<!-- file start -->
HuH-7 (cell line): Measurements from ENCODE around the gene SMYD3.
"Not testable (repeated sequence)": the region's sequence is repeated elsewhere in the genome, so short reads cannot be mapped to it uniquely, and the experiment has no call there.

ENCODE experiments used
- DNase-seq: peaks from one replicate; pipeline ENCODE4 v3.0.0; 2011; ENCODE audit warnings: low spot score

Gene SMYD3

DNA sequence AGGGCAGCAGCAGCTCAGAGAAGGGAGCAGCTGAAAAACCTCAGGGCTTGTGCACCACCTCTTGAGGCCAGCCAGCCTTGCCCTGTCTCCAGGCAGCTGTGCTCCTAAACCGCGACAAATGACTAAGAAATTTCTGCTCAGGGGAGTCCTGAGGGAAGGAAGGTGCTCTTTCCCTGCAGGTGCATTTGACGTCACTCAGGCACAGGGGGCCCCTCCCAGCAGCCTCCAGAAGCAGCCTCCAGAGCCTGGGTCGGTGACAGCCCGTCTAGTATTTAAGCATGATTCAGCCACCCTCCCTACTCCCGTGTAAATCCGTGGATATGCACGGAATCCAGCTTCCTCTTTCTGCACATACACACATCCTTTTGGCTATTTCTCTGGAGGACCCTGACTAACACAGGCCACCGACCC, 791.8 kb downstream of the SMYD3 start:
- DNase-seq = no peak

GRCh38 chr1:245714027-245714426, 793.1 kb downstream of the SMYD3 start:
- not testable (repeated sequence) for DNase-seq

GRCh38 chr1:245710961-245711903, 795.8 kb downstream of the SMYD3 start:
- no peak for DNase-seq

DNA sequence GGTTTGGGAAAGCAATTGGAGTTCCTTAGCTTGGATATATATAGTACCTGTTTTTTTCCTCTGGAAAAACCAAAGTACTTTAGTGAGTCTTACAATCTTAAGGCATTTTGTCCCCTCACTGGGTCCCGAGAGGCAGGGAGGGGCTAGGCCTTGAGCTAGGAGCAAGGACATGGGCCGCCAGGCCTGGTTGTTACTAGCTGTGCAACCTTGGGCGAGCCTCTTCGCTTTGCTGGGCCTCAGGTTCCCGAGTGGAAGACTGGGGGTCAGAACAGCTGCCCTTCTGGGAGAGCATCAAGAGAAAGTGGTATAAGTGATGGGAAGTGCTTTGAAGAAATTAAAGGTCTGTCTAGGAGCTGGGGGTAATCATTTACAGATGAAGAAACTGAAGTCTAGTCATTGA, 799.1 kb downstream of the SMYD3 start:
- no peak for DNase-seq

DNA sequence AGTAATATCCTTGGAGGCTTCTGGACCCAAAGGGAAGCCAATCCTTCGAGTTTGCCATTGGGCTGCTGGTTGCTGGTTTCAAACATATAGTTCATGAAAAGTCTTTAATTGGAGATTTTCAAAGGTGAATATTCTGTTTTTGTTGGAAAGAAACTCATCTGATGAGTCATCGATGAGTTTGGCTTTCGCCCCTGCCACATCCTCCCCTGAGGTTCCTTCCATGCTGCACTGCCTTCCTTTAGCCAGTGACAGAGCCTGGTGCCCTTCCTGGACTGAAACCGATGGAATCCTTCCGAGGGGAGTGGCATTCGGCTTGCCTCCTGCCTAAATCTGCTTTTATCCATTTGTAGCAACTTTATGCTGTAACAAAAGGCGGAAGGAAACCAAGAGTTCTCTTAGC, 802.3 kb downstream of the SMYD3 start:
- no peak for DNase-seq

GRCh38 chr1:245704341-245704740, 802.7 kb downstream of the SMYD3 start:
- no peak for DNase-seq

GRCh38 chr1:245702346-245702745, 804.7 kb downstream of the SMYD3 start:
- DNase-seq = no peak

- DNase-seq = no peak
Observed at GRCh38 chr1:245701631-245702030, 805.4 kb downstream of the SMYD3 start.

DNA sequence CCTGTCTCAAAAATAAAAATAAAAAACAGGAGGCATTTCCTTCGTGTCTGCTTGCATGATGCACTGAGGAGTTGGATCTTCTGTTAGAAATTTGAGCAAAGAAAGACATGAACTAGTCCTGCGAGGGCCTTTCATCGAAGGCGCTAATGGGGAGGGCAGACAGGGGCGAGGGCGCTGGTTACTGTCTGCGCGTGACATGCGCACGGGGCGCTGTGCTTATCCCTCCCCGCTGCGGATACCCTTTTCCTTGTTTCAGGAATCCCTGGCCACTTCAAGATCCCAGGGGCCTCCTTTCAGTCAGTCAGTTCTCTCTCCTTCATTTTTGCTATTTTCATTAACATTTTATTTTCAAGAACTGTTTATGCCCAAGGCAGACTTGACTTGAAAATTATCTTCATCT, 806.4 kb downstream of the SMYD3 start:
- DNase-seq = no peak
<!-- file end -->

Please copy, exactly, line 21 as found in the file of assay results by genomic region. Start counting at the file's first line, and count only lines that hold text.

Observed at GRCh38 chr1:245701631-245702030, 805.4 kb downstream of the SMYD3 start.